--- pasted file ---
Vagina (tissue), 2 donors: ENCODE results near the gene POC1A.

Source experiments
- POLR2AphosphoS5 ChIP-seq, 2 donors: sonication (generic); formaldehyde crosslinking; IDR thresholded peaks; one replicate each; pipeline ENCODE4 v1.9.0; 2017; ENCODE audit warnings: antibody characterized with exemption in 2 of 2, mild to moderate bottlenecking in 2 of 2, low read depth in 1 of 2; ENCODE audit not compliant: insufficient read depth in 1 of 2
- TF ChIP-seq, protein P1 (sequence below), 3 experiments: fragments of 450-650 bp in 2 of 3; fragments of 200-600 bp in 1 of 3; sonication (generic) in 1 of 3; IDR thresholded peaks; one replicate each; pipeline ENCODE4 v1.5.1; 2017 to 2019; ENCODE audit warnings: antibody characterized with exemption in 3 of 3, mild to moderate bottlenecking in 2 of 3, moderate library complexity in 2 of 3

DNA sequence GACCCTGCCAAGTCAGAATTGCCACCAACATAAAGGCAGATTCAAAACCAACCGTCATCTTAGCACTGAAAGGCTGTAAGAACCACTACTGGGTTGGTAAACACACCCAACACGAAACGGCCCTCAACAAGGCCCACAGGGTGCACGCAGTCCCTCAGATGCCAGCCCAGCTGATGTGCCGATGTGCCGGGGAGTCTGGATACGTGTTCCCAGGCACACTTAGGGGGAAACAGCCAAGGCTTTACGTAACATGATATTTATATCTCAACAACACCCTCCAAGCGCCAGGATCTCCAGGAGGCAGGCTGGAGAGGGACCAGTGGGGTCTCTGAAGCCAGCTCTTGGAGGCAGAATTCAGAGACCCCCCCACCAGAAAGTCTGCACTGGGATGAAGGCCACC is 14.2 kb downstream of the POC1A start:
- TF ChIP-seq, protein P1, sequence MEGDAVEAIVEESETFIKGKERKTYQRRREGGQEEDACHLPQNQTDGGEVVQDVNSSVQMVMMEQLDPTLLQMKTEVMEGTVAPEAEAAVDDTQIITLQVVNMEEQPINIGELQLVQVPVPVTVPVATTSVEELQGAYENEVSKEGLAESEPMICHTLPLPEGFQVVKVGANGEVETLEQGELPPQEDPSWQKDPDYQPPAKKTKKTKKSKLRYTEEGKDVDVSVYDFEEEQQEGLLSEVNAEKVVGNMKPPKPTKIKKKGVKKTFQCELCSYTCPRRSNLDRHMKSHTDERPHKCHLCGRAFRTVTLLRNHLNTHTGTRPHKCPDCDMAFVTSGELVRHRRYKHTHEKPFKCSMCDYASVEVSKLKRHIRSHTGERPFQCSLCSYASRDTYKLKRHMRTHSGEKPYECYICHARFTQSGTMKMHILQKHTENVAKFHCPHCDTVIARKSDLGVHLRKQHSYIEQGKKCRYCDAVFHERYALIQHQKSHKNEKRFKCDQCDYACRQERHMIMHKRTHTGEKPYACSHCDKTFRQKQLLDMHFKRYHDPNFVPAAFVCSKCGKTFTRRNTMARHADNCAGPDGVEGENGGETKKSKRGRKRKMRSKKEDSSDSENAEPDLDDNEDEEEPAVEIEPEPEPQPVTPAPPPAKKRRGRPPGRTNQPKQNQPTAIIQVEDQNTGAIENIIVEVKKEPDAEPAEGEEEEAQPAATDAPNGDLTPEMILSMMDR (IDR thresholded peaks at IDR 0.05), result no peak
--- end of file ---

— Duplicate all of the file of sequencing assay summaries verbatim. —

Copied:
Vagina (tissue), 2 donors: ENCODE results near the gene POC1A.

Source experiments
- POLR2AphosphoS5 ChIP-seq, 2 donors: sonication (generic); formaldehyde crosslinking; IDR thresholded peaks; one replicate each; pipeline ENCODE4 v1.9.0; 2017; ENCODE audit warnings: antibody characterized with exemption in 2 of 2, mild to moderate bottlenecking in 2 of 2, low read depth in 1 of 2; ENCODE audit not compliant: insufficient read depth in 1 of 2
- TF ChIP-seq, protein P1 (sequence below), 3 experiments: fragments of 450-650 bp in 2 of 3; fragments of 200-600 bp in 1 of 3; sonication (generic) in 1 of 3; IDR thresholded peaks; one replicate each; pipeline ENCODE4 v1.5.1; 2017 to 2019; ENCODE audit warnings: antibody characterized with exemption in 3 of 3, mild to moderate bottlenecking in 2 of 3, moderate library complexity in 2 of 3

DNA sequence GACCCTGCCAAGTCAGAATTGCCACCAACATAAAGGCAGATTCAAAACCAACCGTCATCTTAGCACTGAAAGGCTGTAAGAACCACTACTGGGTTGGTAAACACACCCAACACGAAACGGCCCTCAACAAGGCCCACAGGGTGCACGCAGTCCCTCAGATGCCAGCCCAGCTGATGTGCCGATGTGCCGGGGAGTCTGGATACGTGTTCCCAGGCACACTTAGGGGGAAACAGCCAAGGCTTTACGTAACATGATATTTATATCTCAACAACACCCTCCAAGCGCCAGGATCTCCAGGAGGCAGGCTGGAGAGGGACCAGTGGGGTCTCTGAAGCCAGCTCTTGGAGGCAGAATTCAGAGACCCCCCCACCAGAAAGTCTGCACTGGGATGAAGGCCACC is 14.2 kb downstream of the POC1A start:
- TF ChIP-seq, protein P1, sequence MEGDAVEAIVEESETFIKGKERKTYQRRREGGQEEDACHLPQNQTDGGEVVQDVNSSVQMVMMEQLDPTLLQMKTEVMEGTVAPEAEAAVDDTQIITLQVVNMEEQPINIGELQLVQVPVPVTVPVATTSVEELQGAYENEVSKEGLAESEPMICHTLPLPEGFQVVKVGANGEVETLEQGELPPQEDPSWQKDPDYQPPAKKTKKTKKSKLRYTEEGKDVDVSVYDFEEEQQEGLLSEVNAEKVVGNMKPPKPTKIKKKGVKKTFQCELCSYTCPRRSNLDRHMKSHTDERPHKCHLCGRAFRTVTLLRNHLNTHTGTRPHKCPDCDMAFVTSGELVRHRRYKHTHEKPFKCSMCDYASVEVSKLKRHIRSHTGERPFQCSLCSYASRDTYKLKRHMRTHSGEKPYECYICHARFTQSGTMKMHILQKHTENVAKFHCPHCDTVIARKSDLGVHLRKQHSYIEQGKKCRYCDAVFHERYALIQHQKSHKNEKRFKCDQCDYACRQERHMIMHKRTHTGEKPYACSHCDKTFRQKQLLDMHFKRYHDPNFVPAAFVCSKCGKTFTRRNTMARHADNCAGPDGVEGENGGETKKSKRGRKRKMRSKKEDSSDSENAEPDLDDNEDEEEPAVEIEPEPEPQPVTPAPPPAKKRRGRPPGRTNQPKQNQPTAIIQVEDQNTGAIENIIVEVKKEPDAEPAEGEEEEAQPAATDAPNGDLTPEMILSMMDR (IDR thresholded peaks at IDR 0.05), result no peak